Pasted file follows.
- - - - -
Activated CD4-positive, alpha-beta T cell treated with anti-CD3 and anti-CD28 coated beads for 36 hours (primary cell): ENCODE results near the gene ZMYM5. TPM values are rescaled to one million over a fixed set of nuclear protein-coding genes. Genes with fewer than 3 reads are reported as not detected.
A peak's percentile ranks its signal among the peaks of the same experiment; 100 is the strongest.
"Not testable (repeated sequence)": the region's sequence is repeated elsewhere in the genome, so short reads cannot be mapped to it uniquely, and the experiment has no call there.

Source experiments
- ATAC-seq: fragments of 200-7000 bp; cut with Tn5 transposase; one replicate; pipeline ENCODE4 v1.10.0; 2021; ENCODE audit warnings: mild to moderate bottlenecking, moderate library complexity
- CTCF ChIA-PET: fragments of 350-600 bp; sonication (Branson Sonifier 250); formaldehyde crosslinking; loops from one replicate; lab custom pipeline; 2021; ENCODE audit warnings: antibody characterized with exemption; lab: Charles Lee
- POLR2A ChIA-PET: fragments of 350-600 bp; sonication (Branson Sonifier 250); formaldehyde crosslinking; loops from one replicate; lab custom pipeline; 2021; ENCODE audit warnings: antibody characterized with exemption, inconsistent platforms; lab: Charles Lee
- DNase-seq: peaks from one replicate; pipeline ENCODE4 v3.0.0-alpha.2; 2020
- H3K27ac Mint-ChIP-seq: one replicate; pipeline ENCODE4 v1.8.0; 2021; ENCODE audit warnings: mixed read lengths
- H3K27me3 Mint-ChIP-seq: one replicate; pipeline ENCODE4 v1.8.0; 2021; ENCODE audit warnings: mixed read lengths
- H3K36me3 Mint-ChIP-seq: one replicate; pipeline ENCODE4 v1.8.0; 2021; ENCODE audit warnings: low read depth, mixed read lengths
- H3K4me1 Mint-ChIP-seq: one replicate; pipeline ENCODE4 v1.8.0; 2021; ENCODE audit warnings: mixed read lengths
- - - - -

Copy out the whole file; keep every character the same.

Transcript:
Activated CD4-positive, alpha-beta T cell treated with anti-CD3 and anti-CD28 coated beads for 36 hours (primary cell): ENCODE results near the gene ZMYM5. TPM values are rescaled to one million over a fixed set of nuclear protein-coding genes. Genes with fewer than 3 reads are reported as not detected.
A peak's percentile ranks its signal among the peaks of the same experiment; 100 is the strongest.
"Not testable (repeated sequence)": the region's sequence is repeated elsewhere in the genome, so short reads cannot be mapped to it uniquely, and the experiment has no call there.

Source experiments
- ATAC-seq: fragments of 200-7000 bp; cut with Tn5 transposase; one replicate; pipeline ENCODE4 v1.10.0; 2021; ENCODE audit warnings: mild to moderate bottlenecking, moderate library complexity
- CTCF ChIA-PET: fragments of 350-600 bp; sonication (Branson Sonifier 250); formaldehyde crosslinking; loops from one replicate; lab custom pipeline; 2021; ENCODE audit warnings: antibody characterized with exemption; lab: Charles Lee
- POLR2A ChIA-PET: fragments of 350-600 bp; sonication (Branson Sonifier 250); formaldehyde crosslinking; loops from one replicate; lab custom pipeline; 2021; ENCODE audit warnings: antibody characterized with exemption, inconsistent platforms; lab: Charles Lee
- DNase-seq: peaks from one replicate; pipeline ENCODE4 v3.0.0-alpha.2; 2020
- H3K27ac Mint-ChIP-seq: one replicate; pipeline ENCODE4 v1.8.0; 2021; ENCODE audit warnings: mixed read lengths
- H3K27me3 Mint-ChIP-seq: one replicate; pipeline ENCODE4 v1.8.0; 2021; ENCODE audit warnings: mixed read lengths
- H3K36me3 Mint-ChIP-seq: one replicate; pipeline ENCODE4 v1.8.0; 2021; ENCODE audit warnings: low read depth, mixed read lengths
- H3K4me1 Mint-ChIP-seq: one replicate; pipeline ENCODE4 v1.8.0; 2021; ENCODE audit warnings: mixed read lengths